The next five years in flexible electronics can be the most exciting we have witnessed if we can seize a bounty of opportunities and overcome remaining challenges.
Flexible electronics are made by adding layers of suitable materials onto flexible substrates. In contrast to silicon chip processing, fewer steps are needed and the temperatures are much lower
The main promise is that flexible electronics will be many times cheaper than today’s electronics. Also, we’ll be able to integrate applications directly in any material and with any form factor.
If we succeed, we will herald a new revolution, one in which we can make every object smart. From what I see in the labs, things are evolving fast and in the right direction.
The main challenge I see is that we now have to look how to scale our infant technology, giving it more juice and making it more energy-efficient at the same time. We know that it can be done in principle, but it will require some patient searching and tuning.
This is what I and other researchers hope to accomplish:
Make transistors smaller and circuits denser. So far we’ve only demonstrated a few circuits containing a few thousand transistors maximum. We’re still at the beginning of Moore’s Law for flexible electronics, and we should be able to go to 10,000 or even 100,000 transistors per square centimeter at a cost of one U.S. cent. That is a density where things start to get interesting, where we could build powerful, innovative applications.
Get a better grip on power consumption. The best material we currently have is an n-type thin-film semiconductor, a material with access to electrons causing electrical currents to flow between source and drain. Unlike in silicon CMOS technology, we don’t yet have a comparable p-type material that can counterbalance and stop that flow in digital circuits.
In our flexible circuits, there are always currents flowing between supply and ground. In the near and mid-term, my research is focused on finding circuit solutions with only n-type transistors that nevertheless reduce parasitic leakage currents. For complex circuits, it should be possible to lower power consumption by a factor 10 to 100.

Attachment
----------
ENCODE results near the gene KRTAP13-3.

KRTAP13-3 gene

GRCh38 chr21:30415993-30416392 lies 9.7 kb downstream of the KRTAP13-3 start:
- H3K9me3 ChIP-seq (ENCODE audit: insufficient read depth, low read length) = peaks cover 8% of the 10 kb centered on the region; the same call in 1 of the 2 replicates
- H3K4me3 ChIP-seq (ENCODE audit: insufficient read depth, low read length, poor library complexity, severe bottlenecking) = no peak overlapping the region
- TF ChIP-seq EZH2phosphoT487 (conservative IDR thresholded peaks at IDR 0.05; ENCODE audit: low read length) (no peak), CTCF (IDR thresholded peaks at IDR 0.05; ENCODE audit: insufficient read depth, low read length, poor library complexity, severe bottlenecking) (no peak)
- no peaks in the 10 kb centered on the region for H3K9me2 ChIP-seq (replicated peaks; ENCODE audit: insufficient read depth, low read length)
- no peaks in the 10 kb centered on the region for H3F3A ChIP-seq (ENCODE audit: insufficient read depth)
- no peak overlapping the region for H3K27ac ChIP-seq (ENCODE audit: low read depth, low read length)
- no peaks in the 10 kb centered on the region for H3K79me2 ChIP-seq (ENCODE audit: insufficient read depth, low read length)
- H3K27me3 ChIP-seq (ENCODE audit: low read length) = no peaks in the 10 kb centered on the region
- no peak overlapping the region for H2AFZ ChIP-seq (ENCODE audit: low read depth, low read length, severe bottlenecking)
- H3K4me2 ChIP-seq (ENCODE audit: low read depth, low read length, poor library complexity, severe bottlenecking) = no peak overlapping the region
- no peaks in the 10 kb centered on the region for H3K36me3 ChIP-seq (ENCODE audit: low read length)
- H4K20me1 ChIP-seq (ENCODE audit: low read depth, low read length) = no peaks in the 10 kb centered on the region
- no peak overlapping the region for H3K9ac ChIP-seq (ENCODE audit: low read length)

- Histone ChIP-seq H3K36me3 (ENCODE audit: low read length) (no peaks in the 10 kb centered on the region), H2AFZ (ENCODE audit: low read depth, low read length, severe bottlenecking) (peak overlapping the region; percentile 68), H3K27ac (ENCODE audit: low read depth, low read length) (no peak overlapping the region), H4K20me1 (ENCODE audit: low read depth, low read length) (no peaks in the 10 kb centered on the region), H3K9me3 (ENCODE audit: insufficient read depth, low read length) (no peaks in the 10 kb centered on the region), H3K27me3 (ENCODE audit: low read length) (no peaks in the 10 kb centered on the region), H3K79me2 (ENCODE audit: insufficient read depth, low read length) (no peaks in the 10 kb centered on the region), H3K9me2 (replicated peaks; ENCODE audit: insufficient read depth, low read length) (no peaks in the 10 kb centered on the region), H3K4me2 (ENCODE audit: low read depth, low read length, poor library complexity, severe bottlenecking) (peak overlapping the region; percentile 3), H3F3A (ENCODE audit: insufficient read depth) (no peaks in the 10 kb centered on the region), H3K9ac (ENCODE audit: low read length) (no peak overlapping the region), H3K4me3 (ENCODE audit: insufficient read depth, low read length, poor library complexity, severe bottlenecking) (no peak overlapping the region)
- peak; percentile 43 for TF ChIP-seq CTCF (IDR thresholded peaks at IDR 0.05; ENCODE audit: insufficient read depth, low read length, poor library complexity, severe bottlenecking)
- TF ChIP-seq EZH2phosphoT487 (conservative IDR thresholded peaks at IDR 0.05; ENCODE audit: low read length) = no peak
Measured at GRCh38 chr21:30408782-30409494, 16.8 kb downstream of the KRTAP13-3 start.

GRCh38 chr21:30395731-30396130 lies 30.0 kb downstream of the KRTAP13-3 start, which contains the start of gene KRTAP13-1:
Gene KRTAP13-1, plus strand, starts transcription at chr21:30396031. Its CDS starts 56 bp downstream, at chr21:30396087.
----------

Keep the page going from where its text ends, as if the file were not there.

Develop new fabrication techniques and tools. Today, large-scale production of flexible electronics is the realm of display makers. Their equipment produces features in the micrometer range. If we want to make transistors smaller and circuits denser, we’ll need submicron features. So we’ll need to develop a new generation of tools and production lines. Tool makers and manufacturing will need to step up.
As for applications, here are three that I’d like to help develop:
High-density displays for use in bendable, roll-able surfaces, glasses, or--who knows--even in contact lenses. A high-quality AR/VRexperience requires small, closely-spaced pixels, an order of magnitude denser than we can produce today.
Wearables or patches attached to the skin, measuring body parameters. Such patches could continuously monitor a wound that’s healing without bothering the patient. Longer-term, these devices could even replace smart watches.
Tags with on-board storage, sensors and data processing. Imagine we could design tags to check food quality and place them on apples, cheese packaging, or milk boxes. You would need a multi-parameter sensor maybe with some chemical processing. And you’ll also need processor circuits and a battery to do data analysis when the tag is not within reach of an antenna. Such devices could be the start of an item-level Internet of Things.
All these capabilities are already possible with silicon chips.It may seem a distant dream to reach the same level of sophistication with flexible electronics. However, if we can boost the density to where I hope we will, and if we can start a Moore’s Law for flexible electronics, then the dream will definitely become a reality.
--Kris Myny is a principal member of technical staff at the Imec research institute in Leuven, Belgium. In 2016, he received a grant from the European Research Council to further his work in thin-film transistor circuits, and he was recently featured as one of Belgium’s 50 tech pioneers.